As I said it's not easy, and the above is not a criticism in any way, but sometimes the legally and logically right answer is not the answer that brings greatest happiness to the greatest number of people, especially DD.

39up Fri 16-Sep-16 17:28:31

So basically I need to step up and accept I am paying maintainance too.

Yeah. Maybe. I do want her to be happy and feel secure. I just didn't take this quite into account when getting into this relationship. But life sometimes turns out that way. Thank you!

AyeAmarok Fri 16-Sep-16 17:38:16

Your DH should continue to pay what he pays based on just his salary, not yours.

Why is his ex struggling so much? Are her 4 days week days and she's having to pay childcare so she can work, whereas your DH's days are we weekend and no childcare? If so, that might make a difference to what I think.

But otherwise I think what you're doing is right. He pays maintenance, you and your DH pay for clubs and activities, toys and clothes etc on top which your DSD can benefit from at both homes.

Why is his ex struggling so much?

Somerville Fri 16-Sep-16 17:49:57

So basically I need to step up and accept I am paying maintenance too

Not necessarily. It really does depend on the amounts. If your husband earns 15k a year then it's extremely unlike that 25% will be covering half of the real costs of raising a child. Wheras if he earns 50k it seems probable that he already does.

Inreresting that the two of your didn't think about all this before you cohabited and got married. What's your DH's position on all of this?

MeAndMy3LovelyBoys Fri 16-Sep-16 17:54:54

C's income shouldn't subsidise A's maintenance payments going up. It's not C's problem or respsonsibility. C could be a billionaire but it still doesn't mean C's money should mean A pays more to B.
What if B met D? Can A then reduce payments? No, thought not.

summercoldssuck Fri 16-Sep-16 17:58:44

Only A's income should be for maintenance none of C's should come into it UNLESS C wants to help. Legally C has no financial obligations to the DD.

I had a similar situation. When I went back to work after maternity dp's exw decided she should get extra maintenance from my wages. She got told where to go!

howtodowills Fri 16-Sep-16 18:02:38

Sounds like B is trying to shaft A.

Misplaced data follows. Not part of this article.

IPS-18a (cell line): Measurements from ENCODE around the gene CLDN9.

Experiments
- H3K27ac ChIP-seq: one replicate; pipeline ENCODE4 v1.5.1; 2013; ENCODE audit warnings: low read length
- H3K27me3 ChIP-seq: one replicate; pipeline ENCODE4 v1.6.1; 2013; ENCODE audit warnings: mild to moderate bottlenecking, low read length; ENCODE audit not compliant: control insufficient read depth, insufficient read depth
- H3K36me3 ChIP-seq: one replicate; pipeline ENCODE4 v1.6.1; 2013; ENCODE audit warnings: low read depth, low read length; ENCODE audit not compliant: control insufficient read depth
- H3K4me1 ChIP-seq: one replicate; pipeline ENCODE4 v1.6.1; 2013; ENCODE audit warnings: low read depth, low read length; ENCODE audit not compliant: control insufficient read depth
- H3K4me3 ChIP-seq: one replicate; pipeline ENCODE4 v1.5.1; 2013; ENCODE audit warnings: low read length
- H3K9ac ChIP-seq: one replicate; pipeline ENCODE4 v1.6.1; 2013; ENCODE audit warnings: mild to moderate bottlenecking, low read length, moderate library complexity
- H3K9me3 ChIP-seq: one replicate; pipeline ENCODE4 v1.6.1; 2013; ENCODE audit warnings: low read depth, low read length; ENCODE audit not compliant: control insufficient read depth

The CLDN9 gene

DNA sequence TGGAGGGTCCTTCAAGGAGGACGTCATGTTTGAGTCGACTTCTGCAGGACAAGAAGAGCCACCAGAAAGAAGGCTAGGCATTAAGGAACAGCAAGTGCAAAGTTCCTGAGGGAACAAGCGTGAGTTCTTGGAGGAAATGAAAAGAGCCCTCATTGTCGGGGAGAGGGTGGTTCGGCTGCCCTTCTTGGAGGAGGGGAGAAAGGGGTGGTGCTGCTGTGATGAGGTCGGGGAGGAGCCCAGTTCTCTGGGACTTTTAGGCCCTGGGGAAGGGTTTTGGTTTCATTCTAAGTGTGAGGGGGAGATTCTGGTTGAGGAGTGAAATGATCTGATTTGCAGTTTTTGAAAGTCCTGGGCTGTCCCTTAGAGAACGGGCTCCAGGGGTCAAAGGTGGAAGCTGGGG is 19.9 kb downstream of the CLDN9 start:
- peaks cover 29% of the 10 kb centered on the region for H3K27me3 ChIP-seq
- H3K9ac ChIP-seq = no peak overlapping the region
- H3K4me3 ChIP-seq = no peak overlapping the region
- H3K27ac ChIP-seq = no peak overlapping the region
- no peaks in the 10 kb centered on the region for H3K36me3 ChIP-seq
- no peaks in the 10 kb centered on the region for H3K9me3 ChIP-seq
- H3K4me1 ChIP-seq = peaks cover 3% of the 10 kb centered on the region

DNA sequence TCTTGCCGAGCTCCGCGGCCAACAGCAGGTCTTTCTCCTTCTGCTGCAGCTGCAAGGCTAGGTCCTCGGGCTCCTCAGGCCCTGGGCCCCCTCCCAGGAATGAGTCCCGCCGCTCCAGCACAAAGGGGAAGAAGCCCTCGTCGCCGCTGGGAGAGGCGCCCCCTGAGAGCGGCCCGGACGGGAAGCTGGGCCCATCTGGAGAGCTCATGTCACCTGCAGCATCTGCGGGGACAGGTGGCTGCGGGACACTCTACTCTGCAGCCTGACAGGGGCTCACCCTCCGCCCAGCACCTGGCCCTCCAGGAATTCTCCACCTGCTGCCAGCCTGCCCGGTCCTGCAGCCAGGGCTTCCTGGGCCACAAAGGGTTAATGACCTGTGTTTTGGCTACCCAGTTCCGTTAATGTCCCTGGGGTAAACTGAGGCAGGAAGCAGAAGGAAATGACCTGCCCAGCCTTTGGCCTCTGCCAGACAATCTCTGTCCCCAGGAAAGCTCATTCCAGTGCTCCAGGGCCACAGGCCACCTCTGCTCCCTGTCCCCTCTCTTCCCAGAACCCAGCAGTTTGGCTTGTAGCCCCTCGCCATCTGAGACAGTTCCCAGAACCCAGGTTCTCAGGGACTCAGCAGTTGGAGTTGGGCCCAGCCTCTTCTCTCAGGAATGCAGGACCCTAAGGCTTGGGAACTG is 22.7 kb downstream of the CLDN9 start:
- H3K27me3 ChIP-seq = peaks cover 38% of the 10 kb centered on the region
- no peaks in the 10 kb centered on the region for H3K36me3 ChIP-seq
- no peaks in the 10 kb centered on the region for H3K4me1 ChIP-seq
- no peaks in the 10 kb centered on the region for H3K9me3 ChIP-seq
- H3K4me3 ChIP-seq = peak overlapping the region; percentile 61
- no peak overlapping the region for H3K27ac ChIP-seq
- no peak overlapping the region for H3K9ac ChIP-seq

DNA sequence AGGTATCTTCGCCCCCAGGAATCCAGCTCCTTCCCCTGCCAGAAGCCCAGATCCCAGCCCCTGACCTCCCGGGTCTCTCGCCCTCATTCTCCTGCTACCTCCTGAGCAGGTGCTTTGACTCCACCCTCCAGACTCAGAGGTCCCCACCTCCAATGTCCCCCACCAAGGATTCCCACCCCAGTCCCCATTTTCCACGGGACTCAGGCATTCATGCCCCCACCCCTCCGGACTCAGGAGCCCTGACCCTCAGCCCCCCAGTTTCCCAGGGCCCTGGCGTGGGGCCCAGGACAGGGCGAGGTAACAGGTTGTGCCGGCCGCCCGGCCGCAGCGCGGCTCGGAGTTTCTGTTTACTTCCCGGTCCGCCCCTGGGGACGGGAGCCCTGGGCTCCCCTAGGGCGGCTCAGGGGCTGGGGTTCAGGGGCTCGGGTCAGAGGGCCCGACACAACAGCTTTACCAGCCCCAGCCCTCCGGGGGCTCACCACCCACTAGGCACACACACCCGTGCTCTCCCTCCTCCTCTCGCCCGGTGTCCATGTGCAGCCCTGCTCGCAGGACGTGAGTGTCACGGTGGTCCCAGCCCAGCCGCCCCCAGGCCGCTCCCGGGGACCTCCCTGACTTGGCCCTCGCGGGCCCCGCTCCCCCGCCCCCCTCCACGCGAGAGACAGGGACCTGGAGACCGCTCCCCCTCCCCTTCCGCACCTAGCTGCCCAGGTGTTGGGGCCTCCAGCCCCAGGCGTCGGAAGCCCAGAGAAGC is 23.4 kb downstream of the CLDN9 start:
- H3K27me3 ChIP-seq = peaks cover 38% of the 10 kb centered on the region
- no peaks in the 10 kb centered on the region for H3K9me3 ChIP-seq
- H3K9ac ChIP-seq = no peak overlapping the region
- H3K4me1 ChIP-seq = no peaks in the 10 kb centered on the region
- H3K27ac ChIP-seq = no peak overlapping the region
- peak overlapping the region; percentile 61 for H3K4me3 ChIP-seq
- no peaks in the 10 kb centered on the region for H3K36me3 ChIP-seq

C's income is none of B's business.

Plus 25% maintenance is generous isn't it when they're almost on a 50/50 agreement?

MeAndMy3LovelyBoys Fri 16-Sep-16 18:12:45

DD will experience some strange feelings if her mum is struggling to feed, clothe, pay for car etc, all the basics, and her dad is taking her to Florida.

But would that be ok if it was the other way around though and dad struggles and mum takes her to Florida? It just feels like the rp is OK having a nice lifestyle and the nrp doesn't, but the nrp isn't allowed to have a nice lifestyle unless the rp does too.
If the nrp meets a well off partner like in the OP then surely that's a positive for the child when they are with that parent and that household won't have to struggle.

SharonfromEON Fri 16-Sep-16 18:23:29

I think the 25% as it only one extra day seems very fair..

Mirandawest Fri 16-Sep-16 18:24:32

I was pretty sure you were C. I know that my DCs step mother spends some money on them, probably more so on DD but inky small amounts. I have no idea what she earns but I would never think she should pay any more money.

Mauntenance doesn't necessarily covwr half the costs of DC. And how would that ever be worked out? I do all the necessary spending for my DC ie clothes, school trips, school dinners, clubs etc.

Mirandawest Fri 16-Sep-16 18:27:51

How much is B struggling? Are the DCs needs not able to be met or is she envious of the lifestyle A now has? I suspect my XH may be envious of my lifestyle (not that it is lavish but I suspect DH and I manage our money better).

You are in a difficult situation and I don't think you should feel pressured into contributing anything you don't want to.

If it were brought to the child maintanaince agency (probably a different name now) then I suspect your DH would have to pay less and not contribute to other things.

summercoldssuck Fri 16-Sep-16 18:33:00

39up no you do not need to step up and accept you are paying it. You are not responsible for the maintenance unless you choose to help.

The contact is 50/50 so under the new CMS no maintenance is payable at all regardless of who is in receipt of child benefit.

IF B cannot meet basic needs then look at what extra A can afford or if you want to chip in but actually I think B needs to cut her cloth and stop being jealous of what everyone else has